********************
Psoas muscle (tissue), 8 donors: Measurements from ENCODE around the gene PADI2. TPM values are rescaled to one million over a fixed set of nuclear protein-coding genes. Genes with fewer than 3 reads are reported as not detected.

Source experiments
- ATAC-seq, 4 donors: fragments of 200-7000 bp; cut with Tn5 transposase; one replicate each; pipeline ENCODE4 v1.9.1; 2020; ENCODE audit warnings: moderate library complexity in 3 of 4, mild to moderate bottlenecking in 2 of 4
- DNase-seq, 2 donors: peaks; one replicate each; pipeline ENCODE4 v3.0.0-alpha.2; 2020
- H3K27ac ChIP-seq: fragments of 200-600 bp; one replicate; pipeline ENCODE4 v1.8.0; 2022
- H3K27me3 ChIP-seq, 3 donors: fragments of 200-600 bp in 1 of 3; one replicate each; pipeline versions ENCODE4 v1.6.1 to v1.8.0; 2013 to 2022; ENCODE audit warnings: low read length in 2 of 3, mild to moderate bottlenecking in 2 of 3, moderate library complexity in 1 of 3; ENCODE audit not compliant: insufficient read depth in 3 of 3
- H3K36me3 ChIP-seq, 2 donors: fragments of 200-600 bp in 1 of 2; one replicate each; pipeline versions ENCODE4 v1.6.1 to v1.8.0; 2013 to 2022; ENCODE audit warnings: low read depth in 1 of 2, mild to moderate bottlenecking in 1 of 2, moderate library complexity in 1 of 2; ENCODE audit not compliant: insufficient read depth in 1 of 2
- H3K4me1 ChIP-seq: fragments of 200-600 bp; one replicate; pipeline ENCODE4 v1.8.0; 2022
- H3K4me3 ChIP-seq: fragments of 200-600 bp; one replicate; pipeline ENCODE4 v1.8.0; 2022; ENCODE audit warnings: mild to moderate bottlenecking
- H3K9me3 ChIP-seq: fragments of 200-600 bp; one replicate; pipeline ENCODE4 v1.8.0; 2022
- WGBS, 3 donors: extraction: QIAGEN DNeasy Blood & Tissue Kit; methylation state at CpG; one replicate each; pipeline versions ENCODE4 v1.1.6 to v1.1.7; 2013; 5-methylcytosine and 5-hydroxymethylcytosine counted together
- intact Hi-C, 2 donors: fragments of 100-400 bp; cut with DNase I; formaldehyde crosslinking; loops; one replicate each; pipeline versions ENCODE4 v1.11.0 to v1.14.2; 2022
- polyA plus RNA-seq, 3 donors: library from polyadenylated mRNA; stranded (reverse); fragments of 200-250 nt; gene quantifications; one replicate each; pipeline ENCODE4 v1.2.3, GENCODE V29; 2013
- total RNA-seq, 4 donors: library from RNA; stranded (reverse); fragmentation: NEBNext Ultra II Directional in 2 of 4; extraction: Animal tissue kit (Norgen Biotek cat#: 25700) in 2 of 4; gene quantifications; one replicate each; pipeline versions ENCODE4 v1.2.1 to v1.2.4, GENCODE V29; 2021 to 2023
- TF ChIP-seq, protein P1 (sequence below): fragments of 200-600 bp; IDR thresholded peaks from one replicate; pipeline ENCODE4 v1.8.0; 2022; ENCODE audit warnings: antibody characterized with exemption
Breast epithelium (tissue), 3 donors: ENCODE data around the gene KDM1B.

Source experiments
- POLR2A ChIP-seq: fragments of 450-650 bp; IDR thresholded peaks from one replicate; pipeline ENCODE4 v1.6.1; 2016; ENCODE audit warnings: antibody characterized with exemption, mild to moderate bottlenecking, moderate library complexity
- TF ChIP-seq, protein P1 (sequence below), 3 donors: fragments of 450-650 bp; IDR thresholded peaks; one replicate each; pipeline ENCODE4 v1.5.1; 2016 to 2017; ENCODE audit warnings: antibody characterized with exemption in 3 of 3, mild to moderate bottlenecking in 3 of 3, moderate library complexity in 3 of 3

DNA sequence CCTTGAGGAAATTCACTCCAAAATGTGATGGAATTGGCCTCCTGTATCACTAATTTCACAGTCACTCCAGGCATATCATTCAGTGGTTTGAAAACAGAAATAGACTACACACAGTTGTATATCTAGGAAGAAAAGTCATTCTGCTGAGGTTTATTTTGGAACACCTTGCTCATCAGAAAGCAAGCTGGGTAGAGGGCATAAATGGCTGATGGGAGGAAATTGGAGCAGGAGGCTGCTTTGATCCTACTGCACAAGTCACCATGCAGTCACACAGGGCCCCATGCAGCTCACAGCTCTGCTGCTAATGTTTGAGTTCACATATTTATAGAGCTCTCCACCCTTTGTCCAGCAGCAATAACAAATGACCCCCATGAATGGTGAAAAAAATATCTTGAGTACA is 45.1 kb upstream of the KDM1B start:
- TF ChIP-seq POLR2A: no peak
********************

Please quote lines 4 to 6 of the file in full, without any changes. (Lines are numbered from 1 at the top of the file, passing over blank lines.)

- DNase-seq, 2 donors: peaks; one replicate each; pipeline ENCODE4 v3.0.0-alpha.2; 2020
- H3K27ac ChIP-seq: fragments of 200-600 bp; one replicate; pipeline ENCODE4 v1.8.0; 2022
- H3K27me3 ChIP-seq, 3 donors: fragments of 200-600 bp in 1 of 3; one replicate each; pipeline versions ENCODE4 v1.6.1 to v1.8.0; 2013 to 2022; ENCODE audit warnings: low read length in 2 of 3, mild to moderate bottlenecking in 2 of 3, moderate library complexity in 1 of 3; ENCODE audit not compliant: insufficient read depth in 3 of 3